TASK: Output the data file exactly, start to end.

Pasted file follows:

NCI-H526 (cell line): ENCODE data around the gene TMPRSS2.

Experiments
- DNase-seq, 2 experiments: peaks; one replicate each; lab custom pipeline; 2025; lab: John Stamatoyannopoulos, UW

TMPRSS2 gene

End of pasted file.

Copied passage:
NCI-H526 (cell line): ENCODE data around the gene TMPRSS2.

Experiments
- DNase-seq, 2 experiments: peaks; one replicate each; lab custom pipeline; 2025; lab: John Stamatoyannopoulos, UW

TMPRSS2 gene